Wajnryb is the grammarian you always wanted: wise, wearing her erudition lightly and enlivening it with sly, exegetic humor.

A classy drive through the streets and byways of swearing, from Australian linguist and journalist Wajnryb.

Wajnryb is out to have some fun here—witness the epigrams she concocted to introduce each chapter: “You want what on the fucking ceiling?” asks Michelangelo, while Amelia Earhart wonders, “So where the fuck are we?” As an applied linguist, she is fascinated by taboo language, and, while we’re treated to a wide array of foul word usage, she will also be delving into the semantics (meaning) and the pragmatics (context) of the usages. First, she identifies the meta-language of swearing—what cursing is as opposed to blasphemy, what epithets and expletives are, insults and invectives and oaths, what is obscene, what is profane, what is plain vulgar—only to wade immediately into the magisterial grammatical opportunities, the morphological flexibility, of the word “fuck.” “The word cunt,” on the other hand, “has never been innocent,” leastwise not for centuries, and a prime example of an inflexible swear word. Social usage, then, is Wajnryb’s concern as much as grammar is, and she will dissect the clean-equals-godliness equation with as much vigor as she might examine infinitives and gerunds. She explores swearing as meaningful verbal behavior, discusses its cathartic effect, identifies when it is abusive and when social and when it mingles the two. She notes the gender imbalance of expletives and the way snobbery and classism impinge on what is socially considered right and wrong in word use. She also takes on the word police, such as the Cuss Control Academy (an actual institute in Illinois), and shows how they are fighting a losing—not to say absurd and censorious—battle. The effect of taboo so often achieves its opposite: making words forbidden shows, like Prohibition, that people will go to extraordinary lengths to accomplish the proscribed, even producing gems like “frigamarole.”

Wajnryb is the grammarian you always wanted: wise, wearing her erudition lightly and enlivening it with sly, exegetic humor.

Pub Date: July 3, 2005

ISBN: 0-7432-7434-2

Page Count: 304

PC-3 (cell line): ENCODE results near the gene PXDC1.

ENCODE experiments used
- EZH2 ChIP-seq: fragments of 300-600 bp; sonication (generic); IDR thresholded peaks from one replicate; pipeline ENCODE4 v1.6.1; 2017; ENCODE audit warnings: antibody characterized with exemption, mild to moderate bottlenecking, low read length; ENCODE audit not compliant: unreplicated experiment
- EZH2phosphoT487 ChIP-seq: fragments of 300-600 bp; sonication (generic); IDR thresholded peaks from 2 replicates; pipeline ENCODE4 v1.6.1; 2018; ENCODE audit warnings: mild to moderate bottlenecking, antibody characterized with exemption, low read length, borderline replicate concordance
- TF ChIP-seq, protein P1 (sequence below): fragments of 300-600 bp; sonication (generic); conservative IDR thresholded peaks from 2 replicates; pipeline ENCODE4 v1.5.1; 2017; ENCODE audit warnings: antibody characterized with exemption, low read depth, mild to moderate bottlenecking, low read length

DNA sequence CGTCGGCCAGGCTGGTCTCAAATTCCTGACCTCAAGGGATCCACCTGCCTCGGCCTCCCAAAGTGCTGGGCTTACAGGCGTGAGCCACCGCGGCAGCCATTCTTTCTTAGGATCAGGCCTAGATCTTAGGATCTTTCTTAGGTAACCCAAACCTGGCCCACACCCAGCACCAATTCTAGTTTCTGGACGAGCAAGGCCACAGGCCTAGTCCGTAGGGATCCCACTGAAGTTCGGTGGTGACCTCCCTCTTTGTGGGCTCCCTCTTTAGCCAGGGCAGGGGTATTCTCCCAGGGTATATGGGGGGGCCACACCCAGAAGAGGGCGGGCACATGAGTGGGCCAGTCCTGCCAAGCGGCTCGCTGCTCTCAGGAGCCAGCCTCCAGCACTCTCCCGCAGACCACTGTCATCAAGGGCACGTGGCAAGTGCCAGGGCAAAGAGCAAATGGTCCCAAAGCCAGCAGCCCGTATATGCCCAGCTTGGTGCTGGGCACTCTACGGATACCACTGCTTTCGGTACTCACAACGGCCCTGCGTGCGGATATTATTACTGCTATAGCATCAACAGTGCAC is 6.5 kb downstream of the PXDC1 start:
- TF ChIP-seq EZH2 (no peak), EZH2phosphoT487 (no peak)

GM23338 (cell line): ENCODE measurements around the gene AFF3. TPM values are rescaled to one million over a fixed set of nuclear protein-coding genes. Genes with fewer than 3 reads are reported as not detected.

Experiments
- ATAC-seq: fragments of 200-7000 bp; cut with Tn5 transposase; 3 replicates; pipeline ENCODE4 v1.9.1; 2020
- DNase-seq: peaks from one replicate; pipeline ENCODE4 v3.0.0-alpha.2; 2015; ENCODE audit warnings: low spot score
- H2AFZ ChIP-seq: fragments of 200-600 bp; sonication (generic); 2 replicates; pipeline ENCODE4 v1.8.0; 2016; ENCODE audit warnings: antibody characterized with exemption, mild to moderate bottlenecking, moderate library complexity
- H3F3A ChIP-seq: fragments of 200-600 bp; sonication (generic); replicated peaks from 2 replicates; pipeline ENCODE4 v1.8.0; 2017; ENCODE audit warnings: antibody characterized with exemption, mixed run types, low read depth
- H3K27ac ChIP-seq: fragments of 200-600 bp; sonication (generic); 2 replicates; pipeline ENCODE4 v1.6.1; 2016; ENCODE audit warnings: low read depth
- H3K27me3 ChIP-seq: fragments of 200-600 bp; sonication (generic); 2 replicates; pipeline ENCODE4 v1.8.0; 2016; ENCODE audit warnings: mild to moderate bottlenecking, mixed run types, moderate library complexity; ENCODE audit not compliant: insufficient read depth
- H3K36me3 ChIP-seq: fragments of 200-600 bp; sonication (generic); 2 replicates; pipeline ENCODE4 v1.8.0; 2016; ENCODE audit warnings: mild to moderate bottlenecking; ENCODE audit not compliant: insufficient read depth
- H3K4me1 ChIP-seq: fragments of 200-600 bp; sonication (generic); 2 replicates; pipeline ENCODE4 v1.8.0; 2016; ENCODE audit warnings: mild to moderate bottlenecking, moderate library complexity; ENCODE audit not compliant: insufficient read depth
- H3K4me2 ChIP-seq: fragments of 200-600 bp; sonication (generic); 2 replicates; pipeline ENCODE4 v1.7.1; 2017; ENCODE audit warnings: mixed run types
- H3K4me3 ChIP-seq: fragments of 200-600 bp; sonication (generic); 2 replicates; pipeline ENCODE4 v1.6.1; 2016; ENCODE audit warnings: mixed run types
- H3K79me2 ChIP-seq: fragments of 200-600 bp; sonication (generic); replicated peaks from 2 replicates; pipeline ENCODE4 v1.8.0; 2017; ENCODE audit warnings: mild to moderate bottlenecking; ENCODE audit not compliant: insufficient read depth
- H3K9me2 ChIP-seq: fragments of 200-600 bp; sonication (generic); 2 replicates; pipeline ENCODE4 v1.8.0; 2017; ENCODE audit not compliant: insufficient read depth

Publisher: Free Press

Review Posted Online: May 19, 2010

Kirkus Reviews Issue: May 15, 2005



This is not the Nutcracker sweet, as passed on by Tchaikovsky and Marius Petipa. No, this is the original Hoffmann tale of 1816, in which the froth of Christmas revelry occasionally parts to let the dark underside of childhood fantasies and fears peek through. The boundaries between dream and reality fade, just as Godfather Drosselmeier, the Nutcracker's creator, is seen as alternately sinister and jolly. And Italian artist Roberto Innocenti gives an errily realistic air to Marie's dreams, in richly detailed illustrations touched by a mysterious light. A beautiful version of this classic tale, which will captivate adults and children alike. (Nutcracker; $35.00; Oct. 28, 1996; 136 pp.; 0-15-100227-4)

Pub Date: Oct. 28, 1996

ISBN: 0-15-100227-4

Page Count: 136

Publisher: Harcourt

Review Posted Online: May 19, 2010

Kirkus Reviews Issue: Aug. 15, 1996




An extravaganza in Bemelmans' inimitable vein, but written almost dead pan, with sly, amusing, sometimes biting undertones, breaking through. For Bemelmans was "the man who came to cocktails". And his hostess was Lady Mendl (Elsie de Wolfe), arbiter of American decorating taste over a generation. Lady Mendl was an incredible person,- self-made in proper American tradition on the one hand, for she had been haunted by the poverty of her childhood, and the years of struggle up from its ugliness,- until she became synonymous with the exotic, exquisite, worshipper at beauty's whrine. Bemelmans draws a portrait in extremes, through apt descriptions, through hilarious anecdote, through surprisingly sympathetic and understanding bits of appreciation. The scene shifts from Hollywood to the home she loved the best in Versailles. One meets in passing a vast roster of famous figures of the international and artistic set. And always one feels Bemelmans, slightly offstage, observing, recording, commenting, illustrated.

Pub Date: Feb. 23, 1955

ISBN: 0670717797

Page Count: -

Publisher: Viking

Review Posted Online: Oct. 25, 2011

Kirkus Reviews Issue: Feb. 1, 1955

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